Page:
AS: Our debut album WASTELAND: What Ails Our People Is Clear comes out January 8th 2021. It’s a concept album, arguing that by unsettling the accepted conventions of satirical music, it can better deal with implicit forms of bias and social iniquity. Lyrically it was written and published as a standalone piece of fiction (available on our website) melding sci-fi, magical realism, and research into the violent writings of avant-garde movements such as The Italian Futurists. It also features a noise instrument (‘Intonarumori’) we built ourselves, based on the designs of the Italian Futurist Luigi Russolo. Musically, it draws from minimalism, industrial, prog, our disillusionment with the UK punk circuit, and our experiences of Bristol’s currently-vital avant-garde scene.
‘Intonarumori’ built by LICE (photo credit Rowan Allen)[/caption]
LS: With that in mind, what is your songwriting process? It must be one hell of a thing to bring to life?
AS: The songs were written over two years, during fun and intense weekends at The Old England—a venue in Bristol managed by our drummer Bruce, and meeting-place for a lot of our friends and peers. They all began life in different ways—“Clear” was built around a drum pattern Bruce came up with, and Silas using his guitar to emulate the opening orchestral pulses from Steve Reich’s “The Desert Music”. “Conveyor” began life as me running my voice through a DD3 guitar pedal and using the ‘hold’ feature to stutter it a la Sheffield’s Blood Sport over an electronic drum beat, before Gareth came up with that big riff. “Arbiter” was basically written on the spot, while we were all playing with ideas in The Old England’s pool room.
LS: Who are you inspired by musically?
AS: Musically, the album broadly aims to combine our interests in minimalism—particularly the work of Steve Reich and Philip Glass—with our interests in industrial music. In the latter, we were heavily inspired by peers and friends in Bristol’s experimental scene: HARRGA, Giant Swan, EBU and others. As a good entry point to this music, we’d direct your readers to the challenging but stunning compilations released by the Avon Terror Corps.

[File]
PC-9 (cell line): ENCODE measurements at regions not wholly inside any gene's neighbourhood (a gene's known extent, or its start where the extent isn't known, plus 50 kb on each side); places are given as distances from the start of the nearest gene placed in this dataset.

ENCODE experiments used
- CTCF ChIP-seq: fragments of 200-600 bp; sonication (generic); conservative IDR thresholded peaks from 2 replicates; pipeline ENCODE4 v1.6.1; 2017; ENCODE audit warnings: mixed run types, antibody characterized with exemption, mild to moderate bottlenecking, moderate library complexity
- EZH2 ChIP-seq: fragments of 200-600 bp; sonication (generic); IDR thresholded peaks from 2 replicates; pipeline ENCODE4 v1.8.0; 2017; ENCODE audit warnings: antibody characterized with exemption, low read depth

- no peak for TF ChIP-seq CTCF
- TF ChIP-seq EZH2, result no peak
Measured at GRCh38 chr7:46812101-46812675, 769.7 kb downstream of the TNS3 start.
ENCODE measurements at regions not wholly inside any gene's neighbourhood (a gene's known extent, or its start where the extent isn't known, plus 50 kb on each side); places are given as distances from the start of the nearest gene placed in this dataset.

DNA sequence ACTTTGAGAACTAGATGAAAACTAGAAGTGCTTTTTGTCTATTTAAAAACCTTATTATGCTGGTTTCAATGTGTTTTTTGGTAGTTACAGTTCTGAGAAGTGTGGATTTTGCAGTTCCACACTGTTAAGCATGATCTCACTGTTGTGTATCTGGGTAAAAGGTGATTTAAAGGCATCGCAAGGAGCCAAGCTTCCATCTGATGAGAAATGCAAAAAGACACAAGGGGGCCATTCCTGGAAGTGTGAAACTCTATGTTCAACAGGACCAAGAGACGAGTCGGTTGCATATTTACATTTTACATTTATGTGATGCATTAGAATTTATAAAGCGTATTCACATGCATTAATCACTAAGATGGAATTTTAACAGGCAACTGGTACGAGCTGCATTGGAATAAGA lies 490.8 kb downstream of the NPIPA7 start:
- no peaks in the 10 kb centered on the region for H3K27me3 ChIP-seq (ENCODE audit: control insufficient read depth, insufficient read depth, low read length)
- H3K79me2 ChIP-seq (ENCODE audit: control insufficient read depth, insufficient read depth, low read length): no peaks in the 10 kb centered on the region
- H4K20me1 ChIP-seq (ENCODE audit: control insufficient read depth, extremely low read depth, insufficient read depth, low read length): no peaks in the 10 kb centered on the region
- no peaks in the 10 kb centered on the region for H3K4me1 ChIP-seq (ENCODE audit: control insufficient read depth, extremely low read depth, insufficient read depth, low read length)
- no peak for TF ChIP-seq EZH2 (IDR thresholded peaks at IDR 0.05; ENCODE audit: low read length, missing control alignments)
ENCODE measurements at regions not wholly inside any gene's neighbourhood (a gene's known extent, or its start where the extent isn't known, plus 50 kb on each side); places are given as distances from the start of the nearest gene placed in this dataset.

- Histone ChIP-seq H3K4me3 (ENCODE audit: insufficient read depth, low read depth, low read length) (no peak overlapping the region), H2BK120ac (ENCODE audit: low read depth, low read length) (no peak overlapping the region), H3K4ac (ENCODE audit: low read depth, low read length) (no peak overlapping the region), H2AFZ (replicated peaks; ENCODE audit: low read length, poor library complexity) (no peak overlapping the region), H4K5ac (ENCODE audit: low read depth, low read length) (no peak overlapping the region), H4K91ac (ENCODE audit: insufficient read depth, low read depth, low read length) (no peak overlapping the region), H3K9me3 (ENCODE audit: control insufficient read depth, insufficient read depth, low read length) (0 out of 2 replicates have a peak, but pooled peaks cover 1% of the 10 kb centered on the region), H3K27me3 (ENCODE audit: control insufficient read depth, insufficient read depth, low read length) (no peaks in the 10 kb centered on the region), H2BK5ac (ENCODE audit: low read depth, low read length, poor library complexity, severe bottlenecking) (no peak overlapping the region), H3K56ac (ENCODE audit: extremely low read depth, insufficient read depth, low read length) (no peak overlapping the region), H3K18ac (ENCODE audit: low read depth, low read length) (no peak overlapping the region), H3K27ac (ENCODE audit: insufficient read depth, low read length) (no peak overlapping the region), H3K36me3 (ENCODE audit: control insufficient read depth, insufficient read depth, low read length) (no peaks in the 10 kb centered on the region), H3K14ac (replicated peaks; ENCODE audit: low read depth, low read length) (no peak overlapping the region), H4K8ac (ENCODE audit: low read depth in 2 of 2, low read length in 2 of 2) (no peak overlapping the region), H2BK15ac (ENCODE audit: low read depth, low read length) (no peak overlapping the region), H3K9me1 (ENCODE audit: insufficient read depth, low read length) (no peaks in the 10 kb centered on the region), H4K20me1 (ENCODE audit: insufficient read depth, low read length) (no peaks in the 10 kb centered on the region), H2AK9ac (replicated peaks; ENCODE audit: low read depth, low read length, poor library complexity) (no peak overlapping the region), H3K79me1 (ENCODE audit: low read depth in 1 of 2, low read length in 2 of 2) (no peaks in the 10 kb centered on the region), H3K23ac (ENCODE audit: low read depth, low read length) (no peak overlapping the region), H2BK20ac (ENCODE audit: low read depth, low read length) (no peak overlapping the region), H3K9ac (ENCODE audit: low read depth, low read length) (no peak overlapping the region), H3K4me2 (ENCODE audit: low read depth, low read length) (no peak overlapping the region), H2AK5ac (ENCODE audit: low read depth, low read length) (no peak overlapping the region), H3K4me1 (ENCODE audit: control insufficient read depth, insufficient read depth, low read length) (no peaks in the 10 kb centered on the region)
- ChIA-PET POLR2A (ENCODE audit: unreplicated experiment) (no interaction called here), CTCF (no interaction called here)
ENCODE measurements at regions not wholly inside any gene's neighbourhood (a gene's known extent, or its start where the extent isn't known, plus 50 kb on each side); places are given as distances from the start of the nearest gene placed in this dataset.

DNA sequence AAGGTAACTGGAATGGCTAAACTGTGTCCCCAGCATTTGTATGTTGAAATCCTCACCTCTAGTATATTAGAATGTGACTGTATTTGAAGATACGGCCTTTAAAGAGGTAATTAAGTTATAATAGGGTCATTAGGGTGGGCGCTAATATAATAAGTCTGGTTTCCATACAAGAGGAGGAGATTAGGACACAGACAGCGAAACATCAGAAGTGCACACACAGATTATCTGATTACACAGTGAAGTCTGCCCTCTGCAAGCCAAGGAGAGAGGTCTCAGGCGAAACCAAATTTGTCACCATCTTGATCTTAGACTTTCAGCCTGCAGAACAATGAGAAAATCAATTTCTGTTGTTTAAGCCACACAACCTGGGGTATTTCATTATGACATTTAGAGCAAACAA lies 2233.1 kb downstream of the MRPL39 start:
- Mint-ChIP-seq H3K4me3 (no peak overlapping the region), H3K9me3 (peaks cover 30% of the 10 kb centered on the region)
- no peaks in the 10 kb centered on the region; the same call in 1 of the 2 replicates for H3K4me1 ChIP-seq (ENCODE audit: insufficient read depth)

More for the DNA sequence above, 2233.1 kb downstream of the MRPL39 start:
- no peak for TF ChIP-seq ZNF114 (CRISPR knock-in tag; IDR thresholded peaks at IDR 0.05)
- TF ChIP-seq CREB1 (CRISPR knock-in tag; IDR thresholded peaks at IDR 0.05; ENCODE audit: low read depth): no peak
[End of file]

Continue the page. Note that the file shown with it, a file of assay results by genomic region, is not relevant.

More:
LS: Where would be your ideal gig and who would you be on the bill with?
AS: On the moon supporting MUSE.
LS: Stranger things have happened; after 2020, anything is possible! In addition to the album release, what are your plans for 2021 when we are all allowed out to play again?
AS: In March 2021 we perform a run of socially-distanced full-album shows, before going on a full-capacity UK tour in November. All of these shows will feature tracks from WASTELAND, and along with other accompanying instrumentation, we’ll be taking the Intonarumori on the road with us. Who knows—by November we might have music from Album 2 to share too.
In the meantime, you can watch the making of WASTELAND here:
Buy your tickets here and pray to whoever you want to that we’re out of lockdown by then.
19 – Cambridge (The Blue Moon)
20 – Margate (Elsewhere)
21 – Brighton (The Hope & Ruin)
22 – Birmingham (The Sunflower Lounge)
23 – Manchester (YES)
24 – Glasgow (Flying Duck)
25 – York (The Fulford Arms)
26 – London (The Shacklewell Arms)
27 – Bristol (The Island)
Big thanks to Alastair for chatting with me. I really cannot recommend this album enough; LICE are something special, unique, experimental but never pretentious. I can’t wait to see them play the album live; I suspect I’ll need a new mind after the experience.